To test the efficacy of self- compared to radiographer-led compression to reduce the average glandular dose without affecting image quality and compliance to follow-up mammography.
Materials and methods
Women presenting for mammography for breast cancer follow-up, symptoms, opportunistic screening, or familial risk were asked to participate and, if willing, were randomized to self-compression or radiographer-led compression. Image quality was assessed blindly by two independent radiologists and two radiographers. Pain and discomfort were measured immediately after mammography and their recall was asked when the women participated in the follow-up mammogram, 1 or 2 years later.
In total, 495 women (mean age 57 years +/-14) were enrolled, 245 in the self-compression and 250 radiographer-compression arms. Image quality was similar in the two arms (radiologists’ judgement p = 0.90; radiographers’ judgement p = 0.32). A stronger compression force was reached in the self- than in the radiographer-arm (114.5 vs. 10.25 daN, p < .001), with a 1.7-mm reduction in thickness (p = .14), and almost no impact on dose per exam (1.90 vs. 1.93 mGy, p = .47). Moderate/severe discomfort was reported by 7.8% vs 9.6% (p = .77) and median pain score was 4.0 in both arms (p = .55). Median execution time was 1 min longer with self-compression (10.0 vs. 9.1 min, p < 0.001). No effect on subsequent mammography was detectable (p = 0.47).
Self-compression achieved stronger compression of the breast, with comparable image quality, but did not substantially reduce glandular dose. The proportion of women who attended follow-up mammography was also similar in the two groups.
• In mammography, appropriate compression is essential to obtain high image quality and reduce dose. Compression causes pain and discomfort.
• Self-compression has been proposed to reach better compression and possibly increase participation in mammography.
• In a randomized trial, self-compression reached stronger compression of the breast, with comparable image quality but with no glandular dose reduction or impact on participation in follow-up mammography.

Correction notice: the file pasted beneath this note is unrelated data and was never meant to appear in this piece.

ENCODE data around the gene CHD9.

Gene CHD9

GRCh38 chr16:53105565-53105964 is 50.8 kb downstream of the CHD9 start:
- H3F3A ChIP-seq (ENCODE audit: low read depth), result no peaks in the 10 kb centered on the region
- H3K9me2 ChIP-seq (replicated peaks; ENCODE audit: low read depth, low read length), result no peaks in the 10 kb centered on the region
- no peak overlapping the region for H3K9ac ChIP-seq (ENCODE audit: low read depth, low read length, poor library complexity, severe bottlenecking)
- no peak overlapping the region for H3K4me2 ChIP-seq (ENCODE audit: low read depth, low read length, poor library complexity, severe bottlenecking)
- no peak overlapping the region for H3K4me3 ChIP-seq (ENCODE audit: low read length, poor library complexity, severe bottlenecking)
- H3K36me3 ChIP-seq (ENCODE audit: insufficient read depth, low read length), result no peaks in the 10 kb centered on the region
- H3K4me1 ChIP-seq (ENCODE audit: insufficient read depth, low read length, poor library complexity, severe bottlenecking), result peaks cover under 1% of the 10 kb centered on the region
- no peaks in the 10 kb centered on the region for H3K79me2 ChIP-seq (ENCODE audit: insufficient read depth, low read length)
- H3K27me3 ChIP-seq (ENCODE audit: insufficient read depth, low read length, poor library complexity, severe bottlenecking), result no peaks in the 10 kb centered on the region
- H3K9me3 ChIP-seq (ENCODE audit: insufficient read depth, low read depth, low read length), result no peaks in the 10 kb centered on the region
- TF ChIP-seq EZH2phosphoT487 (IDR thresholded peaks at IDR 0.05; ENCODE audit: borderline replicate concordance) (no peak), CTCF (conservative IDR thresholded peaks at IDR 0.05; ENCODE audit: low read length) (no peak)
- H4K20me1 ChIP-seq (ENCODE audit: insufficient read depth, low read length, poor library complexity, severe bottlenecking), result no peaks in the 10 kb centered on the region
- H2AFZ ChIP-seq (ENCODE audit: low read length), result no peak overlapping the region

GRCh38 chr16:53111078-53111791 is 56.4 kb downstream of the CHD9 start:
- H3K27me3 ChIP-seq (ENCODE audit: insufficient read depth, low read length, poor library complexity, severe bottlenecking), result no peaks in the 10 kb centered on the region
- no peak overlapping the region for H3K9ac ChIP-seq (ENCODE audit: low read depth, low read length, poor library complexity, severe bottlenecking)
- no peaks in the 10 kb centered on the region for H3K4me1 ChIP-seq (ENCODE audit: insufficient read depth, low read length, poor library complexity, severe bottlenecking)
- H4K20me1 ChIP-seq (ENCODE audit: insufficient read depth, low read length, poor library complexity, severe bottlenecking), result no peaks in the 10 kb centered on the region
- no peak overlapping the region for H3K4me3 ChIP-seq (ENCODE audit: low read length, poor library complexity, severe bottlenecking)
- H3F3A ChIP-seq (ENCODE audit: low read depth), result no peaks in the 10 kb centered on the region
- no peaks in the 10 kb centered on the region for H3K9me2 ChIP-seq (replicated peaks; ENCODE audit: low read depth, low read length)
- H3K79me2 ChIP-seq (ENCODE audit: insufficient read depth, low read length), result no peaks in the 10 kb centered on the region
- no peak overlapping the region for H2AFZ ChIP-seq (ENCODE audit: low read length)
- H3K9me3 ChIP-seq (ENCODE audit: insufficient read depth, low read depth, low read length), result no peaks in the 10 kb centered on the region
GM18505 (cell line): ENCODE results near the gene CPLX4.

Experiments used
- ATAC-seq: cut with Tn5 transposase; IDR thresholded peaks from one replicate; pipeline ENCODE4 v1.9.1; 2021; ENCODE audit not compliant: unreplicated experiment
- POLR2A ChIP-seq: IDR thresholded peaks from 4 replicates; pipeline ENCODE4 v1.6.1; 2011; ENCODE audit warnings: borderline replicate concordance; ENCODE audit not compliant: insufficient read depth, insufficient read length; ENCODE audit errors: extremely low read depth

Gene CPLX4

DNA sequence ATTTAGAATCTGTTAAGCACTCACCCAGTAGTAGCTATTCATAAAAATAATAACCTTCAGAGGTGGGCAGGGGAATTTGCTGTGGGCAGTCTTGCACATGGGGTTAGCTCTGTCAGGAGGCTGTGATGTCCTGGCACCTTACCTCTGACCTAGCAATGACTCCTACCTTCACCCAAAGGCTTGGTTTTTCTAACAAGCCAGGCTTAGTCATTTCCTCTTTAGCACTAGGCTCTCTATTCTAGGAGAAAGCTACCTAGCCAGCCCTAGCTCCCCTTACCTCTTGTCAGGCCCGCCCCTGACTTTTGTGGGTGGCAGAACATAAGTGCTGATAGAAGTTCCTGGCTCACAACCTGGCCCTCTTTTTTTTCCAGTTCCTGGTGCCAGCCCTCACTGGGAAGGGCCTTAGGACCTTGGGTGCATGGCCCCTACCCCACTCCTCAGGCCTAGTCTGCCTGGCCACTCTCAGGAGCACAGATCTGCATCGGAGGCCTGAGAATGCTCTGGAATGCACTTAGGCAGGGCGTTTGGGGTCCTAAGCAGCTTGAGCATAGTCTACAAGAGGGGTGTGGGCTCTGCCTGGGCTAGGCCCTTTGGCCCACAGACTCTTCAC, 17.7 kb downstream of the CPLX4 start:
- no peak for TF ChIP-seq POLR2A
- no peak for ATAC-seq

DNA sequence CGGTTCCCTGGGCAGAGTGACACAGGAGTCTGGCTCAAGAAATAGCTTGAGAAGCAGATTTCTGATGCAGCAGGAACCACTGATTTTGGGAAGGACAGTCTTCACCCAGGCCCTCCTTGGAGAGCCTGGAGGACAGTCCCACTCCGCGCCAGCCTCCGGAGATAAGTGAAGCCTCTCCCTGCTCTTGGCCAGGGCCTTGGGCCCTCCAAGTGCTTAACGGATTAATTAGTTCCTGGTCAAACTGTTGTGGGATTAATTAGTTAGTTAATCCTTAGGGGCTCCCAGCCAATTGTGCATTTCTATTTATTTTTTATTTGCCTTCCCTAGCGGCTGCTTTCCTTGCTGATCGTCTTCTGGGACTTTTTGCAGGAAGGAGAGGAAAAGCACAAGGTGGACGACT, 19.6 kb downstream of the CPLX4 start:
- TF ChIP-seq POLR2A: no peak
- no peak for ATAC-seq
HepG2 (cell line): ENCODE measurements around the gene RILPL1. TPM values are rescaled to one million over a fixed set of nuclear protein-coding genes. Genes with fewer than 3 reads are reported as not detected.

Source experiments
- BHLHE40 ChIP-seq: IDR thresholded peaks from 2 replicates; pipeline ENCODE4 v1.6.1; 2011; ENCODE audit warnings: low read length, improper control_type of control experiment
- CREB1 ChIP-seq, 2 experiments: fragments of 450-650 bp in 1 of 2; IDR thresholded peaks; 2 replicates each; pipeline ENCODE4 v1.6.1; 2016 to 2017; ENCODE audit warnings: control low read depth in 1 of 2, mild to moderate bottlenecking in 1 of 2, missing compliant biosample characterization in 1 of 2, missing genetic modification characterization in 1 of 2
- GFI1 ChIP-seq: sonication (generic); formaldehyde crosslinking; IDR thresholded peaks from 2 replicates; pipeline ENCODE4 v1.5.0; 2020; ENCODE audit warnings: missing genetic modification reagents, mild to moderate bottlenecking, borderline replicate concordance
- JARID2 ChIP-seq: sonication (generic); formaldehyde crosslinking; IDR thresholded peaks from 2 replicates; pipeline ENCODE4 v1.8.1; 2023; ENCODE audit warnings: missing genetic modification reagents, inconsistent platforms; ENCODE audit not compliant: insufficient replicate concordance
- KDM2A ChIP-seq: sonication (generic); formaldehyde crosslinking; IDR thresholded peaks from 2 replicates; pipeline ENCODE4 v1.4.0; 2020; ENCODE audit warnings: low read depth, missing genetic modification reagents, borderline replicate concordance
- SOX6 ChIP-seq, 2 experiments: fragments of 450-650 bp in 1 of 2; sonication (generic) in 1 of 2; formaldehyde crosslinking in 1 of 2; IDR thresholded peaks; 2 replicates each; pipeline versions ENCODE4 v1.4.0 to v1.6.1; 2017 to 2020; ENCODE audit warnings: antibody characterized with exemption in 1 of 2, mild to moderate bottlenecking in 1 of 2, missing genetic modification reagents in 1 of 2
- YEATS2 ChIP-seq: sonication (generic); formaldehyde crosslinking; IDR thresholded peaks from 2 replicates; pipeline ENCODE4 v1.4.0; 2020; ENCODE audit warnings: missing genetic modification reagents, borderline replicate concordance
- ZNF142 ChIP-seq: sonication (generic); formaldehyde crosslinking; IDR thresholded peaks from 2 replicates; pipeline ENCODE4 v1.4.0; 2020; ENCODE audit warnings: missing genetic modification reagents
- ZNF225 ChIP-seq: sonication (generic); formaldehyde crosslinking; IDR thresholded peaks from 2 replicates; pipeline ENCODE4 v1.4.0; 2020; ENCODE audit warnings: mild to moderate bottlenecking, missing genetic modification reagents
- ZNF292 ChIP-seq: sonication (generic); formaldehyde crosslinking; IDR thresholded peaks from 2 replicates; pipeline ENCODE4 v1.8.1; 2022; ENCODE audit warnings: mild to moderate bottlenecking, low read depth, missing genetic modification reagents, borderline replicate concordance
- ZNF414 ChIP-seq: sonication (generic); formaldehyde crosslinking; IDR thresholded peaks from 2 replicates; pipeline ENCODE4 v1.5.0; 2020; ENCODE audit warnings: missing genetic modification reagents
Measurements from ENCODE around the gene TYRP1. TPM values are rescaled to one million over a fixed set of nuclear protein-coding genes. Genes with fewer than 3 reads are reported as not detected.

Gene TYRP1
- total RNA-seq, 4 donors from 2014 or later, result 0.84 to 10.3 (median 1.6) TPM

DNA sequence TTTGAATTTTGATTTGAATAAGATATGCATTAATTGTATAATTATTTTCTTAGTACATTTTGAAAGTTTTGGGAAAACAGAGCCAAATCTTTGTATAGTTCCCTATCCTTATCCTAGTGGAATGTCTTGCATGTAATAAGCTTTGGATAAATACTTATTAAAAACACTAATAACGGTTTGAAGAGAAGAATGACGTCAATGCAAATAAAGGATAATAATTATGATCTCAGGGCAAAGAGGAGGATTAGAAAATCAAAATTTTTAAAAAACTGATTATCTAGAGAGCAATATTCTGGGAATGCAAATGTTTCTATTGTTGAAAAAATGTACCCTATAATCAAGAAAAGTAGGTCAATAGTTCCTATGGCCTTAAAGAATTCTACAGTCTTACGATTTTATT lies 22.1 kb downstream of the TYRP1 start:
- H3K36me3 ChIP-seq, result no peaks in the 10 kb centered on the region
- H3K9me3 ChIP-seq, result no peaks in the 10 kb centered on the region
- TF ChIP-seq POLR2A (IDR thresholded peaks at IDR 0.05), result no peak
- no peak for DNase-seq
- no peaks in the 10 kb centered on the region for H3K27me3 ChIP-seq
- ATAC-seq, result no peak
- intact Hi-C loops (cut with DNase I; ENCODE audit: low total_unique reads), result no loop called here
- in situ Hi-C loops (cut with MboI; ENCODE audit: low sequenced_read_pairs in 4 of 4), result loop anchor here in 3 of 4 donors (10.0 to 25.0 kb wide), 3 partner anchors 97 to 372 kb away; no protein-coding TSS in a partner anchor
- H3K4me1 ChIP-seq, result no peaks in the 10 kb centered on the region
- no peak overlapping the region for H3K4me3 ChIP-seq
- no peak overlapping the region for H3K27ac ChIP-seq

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The following are members of the Self-Compression Reggio Emilia Working Group: Radiographers: Alessandra Ronzoni, Manuela Sassi, Monica Canovi, Cristina Bianchi, Morena Bertolini, Filomena Morsillo, Luana Desio, Manuela Lopes, Rossana Colafemmina, Silvia Guidetti, Valeria Vecchi, Emanuela Zecchetti, Giulia Gentili.
We thank all the women who participated for their fundamental contribution to our study. We thank Jacqueline Costa for editing the text.
The study was conducted with the institutional research funds of the AUSL-IRCCS di Reggio Emilia. It was supported by GE Healthcare (Buc, France), which loaned one Senographe Pristina system for the duration of the study recruitment.
The scientific guarantor of this publication is Pierpaolo Pattacini.
Conflict of interest
PP, AN, and VI have received travel and lodging expenses and a fee for presentation of other studies on breast cancer screening and diagnosis, at several congresses and meetings from GE Healthcare; they have received speaker fees and travel grants from GE Healthcare. RV has received 500€ for payment for development of educational presentations from GE Healthcare. Other authors declare no relevant competing interest.
Statistics and biometry
Marta Ottone is a biostatistician and she has significant statistical expertise.
Written informed consent was obtained from all subjects (patients) in this study.
The study was approved by the Reggio Emilia Ethics Committee (no. 2017/0103951 on 03/11/2017) and registered on clinicaltrials.gov NCT04009278.
• randomized controlled trial
• performed at one institution
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Iotti, V., Giorgi Rossi, P., Canovi, L. et al. Patient-centred care with self-compression mammography in clinical practice: a randomized trial compared to standard compression. Eur Radiol 33, 450–460 (2023). https://doi.org/10.1007/s00330-022-09002-z
- Breast cancer
- Radiation dosage